Mike C.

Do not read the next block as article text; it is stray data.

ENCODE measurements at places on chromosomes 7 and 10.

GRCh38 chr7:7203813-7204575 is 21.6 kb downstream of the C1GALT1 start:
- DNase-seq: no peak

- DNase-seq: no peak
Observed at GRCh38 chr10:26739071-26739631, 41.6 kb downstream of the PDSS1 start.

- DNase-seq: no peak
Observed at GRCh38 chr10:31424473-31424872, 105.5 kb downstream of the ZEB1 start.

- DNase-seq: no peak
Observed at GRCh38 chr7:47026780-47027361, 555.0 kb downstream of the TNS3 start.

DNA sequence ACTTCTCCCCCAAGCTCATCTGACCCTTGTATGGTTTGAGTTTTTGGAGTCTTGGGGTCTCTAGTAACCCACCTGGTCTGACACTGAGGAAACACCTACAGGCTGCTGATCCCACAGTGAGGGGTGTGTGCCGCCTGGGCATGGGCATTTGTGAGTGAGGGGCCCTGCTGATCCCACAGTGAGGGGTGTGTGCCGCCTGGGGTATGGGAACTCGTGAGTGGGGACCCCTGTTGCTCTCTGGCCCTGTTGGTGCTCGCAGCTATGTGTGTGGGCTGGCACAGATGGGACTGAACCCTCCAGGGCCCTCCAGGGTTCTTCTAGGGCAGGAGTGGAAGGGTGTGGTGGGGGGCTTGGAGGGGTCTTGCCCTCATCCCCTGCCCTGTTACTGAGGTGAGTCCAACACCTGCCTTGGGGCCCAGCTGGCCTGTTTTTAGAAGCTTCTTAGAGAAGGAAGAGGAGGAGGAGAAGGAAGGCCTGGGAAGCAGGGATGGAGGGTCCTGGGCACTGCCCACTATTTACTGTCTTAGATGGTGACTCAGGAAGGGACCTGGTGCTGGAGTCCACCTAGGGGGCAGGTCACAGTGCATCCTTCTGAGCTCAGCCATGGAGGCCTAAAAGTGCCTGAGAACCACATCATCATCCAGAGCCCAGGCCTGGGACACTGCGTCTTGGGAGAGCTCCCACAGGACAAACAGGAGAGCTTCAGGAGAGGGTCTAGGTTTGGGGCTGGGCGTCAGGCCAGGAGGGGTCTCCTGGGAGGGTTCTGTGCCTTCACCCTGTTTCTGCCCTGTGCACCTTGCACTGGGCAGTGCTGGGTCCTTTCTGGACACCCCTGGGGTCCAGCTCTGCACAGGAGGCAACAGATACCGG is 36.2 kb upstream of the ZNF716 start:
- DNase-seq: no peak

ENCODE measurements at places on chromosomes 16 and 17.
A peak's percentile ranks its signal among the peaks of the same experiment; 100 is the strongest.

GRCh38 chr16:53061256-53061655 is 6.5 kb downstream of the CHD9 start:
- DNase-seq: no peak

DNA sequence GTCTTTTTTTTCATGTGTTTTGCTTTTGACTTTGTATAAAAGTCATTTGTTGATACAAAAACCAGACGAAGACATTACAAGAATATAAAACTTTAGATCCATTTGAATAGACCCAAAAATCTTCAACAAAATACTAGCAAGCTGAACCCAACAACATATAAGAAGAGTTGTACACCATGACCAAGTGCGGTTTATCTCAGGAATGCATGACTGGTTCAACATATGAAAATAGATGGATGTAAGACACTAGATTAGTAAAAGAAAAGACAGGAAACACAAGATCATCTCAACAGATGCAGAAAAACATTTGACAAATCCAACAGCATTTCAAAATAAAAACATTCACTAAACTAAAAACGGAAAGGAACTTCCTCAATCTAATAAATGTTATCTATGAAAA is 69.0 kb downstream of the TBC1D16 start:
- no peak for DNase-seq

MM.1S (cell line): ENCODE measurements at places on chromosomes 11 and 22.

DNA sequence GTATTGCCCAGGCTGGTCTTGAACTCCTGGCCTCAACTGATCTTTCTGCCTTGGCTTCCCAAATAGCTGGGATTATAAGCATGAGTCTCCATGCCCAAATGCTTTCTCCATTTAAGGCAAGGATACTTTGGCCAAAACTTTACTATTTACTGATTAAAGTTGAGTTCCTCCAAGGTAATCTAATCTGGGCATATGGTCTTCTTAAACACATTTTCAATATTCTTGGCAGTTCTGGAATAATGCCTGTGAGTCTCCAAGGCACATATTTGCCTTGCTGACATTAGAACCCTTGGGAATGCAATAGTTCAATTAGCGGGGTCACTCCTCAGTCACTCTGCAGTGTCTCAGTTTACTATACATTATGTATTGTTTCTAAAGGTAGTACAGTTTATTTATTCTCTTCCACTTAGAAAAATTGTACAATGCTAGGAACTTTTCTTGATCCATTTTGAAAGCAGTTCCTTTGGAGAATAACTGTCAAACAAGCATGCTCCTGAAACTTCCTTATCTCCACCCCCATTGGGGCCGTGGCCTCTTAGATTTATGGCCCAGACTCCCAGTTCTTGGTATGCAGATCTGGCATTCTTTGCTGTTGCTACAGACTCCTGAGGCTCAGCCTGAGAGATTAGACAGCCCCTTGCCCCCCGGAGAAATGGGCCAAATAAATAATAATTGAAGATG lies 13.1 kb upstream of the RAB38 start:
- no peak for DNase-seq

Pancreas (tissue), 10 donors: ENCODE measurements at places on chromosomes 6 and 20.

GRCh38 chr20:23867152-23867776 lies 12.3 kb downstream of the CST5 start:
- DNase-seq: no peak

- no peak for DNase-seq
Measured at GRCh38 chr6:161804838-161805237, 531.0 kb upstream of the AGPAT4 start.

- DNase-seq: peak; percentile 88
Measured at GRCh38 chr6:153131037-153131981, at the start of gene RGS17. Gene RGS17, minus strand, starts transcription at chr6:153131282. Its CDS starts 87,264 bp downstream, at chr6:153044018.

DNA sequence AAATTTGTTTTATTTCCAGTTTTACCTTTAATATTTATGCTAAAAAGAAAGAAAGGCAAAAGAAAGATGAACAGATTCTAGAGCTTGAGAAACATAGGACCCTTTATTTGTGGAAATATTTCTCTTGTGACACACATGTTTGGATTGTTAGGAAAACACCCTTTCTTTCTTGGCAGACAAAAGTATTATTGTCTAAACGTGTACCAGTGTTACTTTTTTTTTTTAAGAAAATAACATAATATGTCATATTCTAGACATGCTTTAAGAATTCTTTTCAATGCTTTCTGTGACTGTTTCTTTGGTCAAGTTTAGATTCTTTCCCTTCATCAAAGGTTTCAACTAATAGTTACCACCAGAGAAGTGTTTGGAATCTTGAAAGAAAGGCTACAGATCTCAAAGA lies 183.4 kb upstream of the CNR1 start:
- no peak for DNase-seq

Mike C. is 52 years old. He has three daughters: Nicole, 26, Amanda, 24, Jaclyn, 22, and an amazing wife, Kathy, who he has been married to for 29 years. On the morning of Thursday, May 7, 2009, Mike suffered a severe stroke while working out on an elliptical machine. Due to the stroke and hemorrhaging, he lost the ability to speak as well as the use of the right side of his body. The days that followed were long and hard on the entire family as the outcome was quite unclear. The neurology team at Robert Wood Johnson notified us that if he were to make it out of this after three days, we would be "out of the woods." Well, he did make it out and was transferred out of CCU onto the neurology floor one week after the stroke on May 14. The swelling of the brain began to go down, and we began to see him make progress. On Wednesday, May 20, Mike was transferred to Kessler Rehabilitation Center in NJ. The nurses that admitted him told us later that they thought he would never make it through rehabilitation, and if he did he would never be able to walk or talk. However, while at Kessler (he spent May‐August there), he made amazing progress daily. Thanks to his incredible strength, perseverance, youth and the love of his family, the effects of the stroke began to diminish. In October 2009, five months after his stroke, Mike walked his oldest daughter Nicole down the aisle for her wedding. Today, Mike is able to walk with a cane (his right side is still very weak, however). His speech is very limited due to the aphasia he has, but he continues to work on his disabilities EVERY DAY. As a former director and leader of a large company, Mike longs to make a connection and an impact again with others. His primary focus is finding a way to seek out other stroke survivors and to share his story. He would be an excellent candidate for Faces of Stroke because he is exactly that. He had the worst stroke imaginable and is not only living, but thriving and learning to manage his condition. Please help my father ‐ a stroke survivor ‐ to live a meaningful life again by helping other individuals who have had a stroke. They should know they will overcome these obstacles and thrive again, and Mike C. can show them how.


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